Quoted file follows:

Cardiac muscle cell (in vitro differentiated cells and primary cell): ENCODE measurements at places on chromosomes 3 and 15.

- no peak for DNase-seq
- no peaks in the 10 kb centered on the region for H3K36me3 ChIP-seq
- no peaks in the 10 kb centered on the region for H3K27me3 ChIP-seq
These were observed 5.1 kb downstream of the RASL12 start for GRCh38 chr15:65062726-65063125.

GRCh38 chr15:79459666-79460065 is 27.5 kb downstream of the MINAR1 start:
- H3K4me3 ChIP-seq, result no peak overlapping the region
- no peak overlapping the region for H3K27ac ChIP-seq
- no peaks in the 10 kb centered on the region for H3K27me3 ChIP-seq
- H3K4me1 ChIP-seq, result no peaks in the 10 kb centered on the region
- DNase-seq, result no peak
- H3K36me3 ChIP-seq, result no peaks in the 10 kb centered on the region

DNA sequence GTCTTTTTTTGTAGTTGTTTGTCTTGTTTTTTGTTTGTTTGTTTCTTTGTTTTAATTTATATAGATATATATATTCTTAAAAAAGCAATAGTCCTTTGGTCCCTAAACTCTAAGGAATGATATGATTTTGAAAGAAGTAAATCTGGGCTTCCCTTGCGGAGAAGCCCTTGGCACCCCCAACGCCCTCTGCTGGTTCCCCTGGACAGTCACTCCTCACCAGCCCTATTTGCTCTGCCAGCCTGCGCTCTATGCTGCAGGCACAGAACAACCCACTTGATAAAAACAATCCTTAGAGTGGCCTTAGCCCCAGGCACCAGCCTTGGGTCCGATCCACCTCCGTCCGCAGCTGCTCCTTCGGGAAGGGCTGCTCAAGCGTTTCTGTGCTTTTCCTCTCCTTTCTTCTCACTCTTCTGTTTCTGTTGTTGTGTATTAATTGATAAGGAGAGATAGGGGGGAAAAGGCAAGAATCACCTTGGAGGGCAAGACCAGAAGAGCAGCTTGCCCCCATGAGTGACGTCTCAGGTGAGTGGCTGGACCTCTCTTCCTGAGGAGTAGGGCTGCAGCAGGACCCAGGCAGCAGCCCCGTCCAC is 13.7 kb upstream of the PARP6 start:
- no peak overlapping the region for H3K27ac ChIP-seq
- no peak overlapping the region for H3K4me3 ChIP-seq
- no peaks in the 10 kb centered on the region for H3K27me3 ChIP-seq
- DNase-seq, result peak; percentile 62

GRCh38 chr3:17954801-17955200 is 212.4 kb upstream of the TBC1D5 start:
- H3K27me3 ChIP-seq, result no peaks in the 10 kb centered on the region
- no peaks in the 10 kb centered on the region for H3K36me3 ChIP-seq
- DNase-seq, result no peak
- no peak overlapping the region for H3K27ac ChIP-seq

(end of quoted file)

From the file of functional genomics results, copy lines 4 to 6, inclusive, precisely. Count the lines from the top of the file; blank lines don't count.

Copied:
- no peaks in the 10 kb centered on the region for H3K27me3 ChIP-seq
These were observed 5.1 kb downstream of the RASL12 start for GRCh38 chr15:65062726-65063125.

GRCh38 chr15:79459666-79460065 is 27.5 kb downstream of the MINAR1 start: